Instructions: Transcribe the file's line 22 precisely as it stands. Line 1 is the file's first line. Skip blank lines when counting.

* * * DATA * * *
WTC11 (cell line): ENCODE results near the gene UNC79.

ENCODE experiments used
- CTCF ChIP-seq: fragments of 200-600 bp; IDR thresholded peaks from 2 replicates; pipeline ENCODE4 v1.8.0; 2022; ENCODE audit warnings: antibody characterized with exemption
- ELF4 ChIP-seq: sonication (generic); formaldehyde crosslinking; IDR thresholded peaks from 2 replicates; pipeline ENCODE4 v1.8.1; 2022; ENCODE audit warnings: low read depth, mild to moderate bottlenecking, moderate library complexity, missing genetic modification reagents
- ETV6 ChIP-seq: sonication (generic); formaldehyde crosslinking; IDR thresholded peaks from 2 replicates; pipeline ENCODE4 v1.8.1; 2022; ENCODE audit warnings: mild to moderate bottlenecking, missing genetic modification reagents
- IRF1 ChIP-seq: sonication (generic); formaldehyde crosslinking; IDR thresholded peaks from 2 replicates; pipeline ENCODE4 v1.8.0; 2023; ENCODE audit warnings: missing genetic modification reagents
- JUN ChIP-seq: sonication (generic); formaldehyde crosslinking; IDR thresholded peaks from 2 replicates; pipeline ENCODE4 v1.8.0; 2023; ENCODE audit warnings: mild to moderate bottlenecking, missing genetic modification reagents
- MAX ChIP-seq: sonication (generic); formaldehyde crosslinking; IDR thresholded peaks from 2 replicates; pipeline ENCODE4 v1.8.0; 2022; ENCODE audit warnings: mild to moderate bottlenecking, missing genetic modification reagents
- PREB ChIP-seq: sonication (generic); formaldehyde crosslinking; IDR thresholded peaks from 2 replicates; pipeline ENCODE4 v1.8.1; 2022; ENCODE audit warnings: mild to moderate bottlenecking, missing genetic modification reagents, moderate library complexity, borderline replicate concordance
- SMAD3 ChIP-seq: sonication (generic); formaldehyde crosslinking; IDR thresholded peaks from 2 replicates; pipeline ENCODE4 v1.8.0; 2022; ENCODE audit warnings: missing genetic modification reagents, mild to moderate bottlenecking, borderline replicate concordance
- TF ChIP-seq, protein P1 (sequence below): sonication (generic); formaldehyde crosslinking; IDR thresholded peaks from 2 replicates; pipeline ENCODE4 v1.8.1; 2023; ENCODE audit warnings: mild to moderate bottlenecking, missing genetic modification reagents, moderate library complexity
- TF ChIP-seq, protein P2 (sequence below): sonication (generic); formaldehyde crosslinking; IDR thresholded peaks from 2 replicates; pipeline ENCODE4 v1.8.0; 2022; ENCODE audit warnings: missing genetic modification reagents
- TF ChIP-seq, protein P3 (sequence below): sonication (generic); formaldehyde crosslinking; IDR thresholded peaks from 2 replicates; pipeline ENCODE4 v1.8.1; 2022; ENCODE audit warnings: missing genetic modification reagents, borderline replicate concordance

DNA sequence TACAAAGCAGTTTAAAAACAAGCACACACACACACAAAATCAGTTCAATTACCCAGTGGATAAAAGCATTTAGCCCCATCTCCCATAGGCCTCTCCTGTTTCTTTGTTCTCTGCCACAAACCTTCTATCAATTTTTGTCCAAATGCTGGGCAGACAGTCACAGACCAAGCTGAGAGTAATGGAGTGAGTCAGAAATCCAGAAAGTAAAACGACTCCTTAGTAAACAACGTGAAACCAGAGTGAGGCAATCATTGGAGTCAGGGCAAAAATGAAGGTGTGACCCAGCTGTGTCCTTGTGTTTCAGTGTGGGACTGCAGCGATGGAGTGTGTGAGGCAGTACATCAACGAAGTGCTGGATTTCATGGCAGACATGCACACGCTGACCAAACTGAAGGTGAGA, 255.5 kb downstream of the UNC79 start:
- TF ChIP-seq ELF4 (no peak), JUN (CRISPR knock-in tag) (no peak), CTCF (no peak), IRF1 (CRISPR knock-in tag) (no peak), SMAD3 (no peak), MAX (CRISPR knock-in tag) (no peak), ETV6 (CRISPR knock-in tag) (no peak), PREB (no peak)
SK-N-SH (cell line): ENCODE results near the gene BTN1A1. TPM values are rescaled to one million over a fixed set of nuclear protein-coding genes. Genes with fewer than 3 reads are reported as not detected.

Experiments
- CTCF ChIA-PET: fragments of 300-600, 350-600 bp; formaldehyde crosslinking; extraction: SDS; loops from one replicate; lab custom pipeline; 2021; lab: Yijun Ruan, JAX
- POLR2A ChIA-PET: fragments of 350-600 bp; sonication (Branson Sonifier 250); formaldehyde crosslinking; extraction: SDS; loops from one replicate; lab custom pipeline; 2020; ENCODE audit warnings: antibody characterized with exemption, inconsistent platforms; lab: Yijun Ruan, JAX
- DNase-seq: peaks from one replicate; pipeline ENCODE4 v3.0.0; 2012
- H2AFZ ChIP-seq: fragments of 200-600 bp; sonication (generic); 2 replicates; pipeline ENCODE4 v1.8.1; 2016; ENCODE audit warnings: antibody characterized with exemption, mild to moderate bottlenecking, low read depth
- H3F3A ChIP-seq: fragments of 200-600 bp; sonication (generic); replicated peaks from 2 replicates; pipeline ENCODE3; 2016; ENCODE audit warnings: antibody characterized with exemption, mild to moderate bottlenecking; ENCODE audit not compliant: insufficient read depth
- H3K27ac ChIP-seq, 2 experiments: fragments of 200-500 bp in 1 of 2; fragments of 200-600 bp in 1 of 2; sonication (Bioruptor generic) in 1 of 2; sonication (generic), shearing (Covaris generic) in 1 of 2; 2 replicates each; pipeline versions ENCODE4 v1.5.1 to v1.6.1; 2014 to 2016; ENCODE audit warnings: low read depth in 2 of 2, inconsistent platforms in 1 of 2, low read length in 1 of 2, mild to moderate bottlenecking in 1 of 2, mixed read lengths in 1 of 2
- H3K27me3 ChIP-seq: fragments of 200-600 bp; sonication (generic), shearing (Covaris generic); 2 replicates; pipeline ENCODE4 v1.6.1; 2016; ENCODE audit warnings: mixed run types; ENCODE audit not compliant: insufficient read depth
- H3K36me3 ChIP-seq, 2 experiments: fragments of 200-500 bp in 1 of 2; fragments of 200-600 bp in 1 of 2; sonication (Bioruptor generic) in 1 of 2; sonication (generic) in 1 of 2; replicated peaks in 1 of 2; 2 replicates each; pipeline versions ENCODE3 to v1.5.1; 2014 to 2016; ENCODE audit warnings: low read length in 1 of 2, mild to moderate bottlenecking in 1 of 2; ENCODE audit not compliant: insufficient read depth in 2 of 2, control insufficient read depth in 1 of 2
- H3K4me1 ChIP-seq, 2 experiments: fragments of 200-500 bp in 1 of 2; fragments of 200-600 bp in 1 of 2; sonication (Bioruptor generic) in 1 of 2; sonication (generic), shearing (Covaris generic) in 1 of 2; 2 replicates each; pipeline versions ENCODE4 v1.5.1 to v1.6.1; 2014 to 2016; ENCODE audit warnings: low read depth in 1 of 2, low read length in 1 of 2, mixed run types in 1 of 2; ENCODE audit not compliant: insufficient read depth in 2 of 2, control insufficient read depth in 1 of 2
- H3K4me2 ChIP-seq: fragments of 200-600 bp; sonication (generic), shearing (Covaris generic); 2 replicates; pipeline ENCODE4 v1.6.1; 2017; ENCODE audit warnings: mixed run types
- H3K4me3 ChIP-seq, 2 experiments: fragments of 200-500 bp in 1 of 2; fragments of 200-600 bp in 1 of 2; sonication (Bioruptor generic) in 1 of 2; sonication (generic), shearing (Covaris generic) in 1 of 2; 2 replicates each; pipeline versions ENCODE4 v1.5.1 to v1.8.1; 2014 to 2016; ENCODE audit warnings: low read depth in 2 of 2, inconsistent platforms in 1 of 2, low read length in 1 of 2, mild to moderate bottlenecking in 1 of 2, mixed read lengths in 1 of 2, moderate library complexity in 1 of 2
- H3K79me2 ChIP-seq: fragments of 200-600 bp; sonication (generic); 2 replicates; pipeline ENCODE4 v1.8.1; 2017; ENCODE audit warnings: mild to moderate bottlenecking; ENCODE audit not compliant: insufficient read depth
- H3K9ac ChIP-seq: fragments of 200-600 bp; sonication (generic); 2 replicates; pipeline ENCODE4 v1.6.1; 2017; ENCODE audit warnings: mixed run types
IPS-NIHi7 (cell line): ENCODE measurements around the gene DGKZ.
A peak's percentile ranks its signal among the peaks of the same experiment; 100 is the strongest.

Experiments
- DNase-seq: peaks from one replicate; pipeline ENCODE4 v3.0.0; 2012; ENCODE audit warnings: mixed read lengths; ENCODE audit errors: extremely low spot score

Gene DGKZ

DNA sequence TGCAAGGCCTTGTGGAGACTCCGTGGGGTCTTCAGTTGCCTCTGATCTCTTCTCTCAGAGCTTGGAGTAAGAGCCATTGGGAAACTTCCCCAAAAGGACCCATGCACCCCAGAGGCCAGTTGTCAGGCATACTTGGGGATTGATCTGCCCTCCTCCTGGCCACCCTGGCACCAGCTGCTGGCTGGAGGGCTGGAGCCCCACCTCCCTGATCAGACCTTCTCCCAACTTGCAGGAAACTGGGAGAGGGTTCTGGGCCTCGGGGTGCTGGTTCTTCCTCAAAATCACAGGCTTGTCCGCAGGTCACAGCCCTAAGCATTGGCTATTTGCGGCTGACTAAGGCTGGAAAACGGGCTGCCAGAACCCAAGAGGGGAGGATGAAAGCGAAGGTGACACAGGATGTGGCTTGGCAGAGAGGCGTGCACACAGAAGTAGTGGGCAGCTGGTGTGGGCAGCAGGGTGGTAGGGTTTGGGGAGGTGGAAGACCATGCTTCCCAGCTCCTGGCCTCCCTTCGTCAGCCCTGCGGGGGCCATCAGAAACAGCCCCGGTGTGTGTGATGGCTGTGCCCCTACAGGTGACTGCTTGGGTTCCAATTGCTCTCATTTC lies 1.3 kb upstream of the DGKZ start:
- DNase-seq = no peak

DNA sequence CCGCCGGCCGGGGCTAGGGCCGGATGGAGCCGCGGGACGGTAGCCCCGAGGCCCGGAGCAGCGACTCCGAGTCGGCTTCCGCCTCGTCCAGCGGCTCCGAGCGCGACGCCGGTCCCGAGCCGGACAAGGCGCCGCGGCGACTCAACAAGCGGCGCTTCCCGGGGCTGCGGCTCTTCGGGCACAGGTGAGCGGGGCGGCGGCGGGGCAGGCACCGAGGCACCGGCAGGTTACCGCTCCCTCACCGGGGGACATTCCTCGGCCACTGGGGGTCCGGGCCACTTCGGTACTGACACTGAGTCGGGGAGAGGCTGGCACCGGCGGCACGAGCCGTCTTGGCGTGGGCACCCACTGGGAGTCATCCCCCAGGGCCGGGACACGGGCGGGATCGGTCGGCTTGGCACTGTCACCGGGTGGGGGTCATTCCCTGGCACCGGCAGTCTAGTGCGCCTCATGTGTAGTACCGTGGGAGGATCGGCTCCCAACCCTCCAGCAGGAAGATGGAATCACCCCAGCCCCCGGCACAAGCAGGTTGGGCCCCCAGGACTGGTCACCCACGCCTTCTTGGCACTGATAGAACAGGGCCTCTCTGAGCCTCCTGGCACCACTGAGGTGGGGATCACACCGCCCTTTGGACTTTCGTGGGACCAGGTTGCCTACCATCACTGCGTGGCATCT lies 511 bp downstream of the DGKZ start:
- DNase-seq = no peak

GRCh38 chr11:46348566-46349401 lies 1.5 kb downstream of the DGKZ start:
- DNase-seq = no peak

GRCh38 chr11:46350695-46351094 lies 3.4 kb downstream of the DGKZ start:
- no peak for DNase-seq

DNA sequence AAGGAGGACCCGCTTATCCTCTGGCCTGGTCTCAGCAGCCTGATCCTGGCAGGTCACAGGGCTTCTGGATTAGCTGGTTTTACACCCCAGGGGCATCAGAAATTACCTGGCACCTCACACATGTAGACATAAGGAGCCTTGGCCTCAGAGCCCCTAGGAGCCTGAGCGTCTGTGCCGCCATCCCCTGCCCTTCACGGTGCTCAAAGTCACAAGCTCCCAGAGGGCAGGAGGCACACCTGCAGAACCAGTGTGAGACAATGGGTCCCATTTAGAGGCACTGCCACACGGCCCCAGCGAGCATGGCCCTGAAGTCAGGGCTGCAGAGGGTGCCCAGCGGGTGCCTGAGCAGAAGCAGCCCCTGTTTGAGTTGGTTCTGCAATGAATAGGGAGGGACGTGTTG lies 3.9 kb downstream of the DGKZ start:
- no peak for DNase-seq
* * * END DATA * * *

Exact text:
- H3F3A ChIP-seq: fragments of 200-600 bp; sonication (generic); replicated peaks from 2 replicates; pipeline ENCODE3; 2016; ENCODE audit warnings: antibody characterized with exemption, mild to moderate bottlenecking; ENCODE audit not compliant: insufficient read depth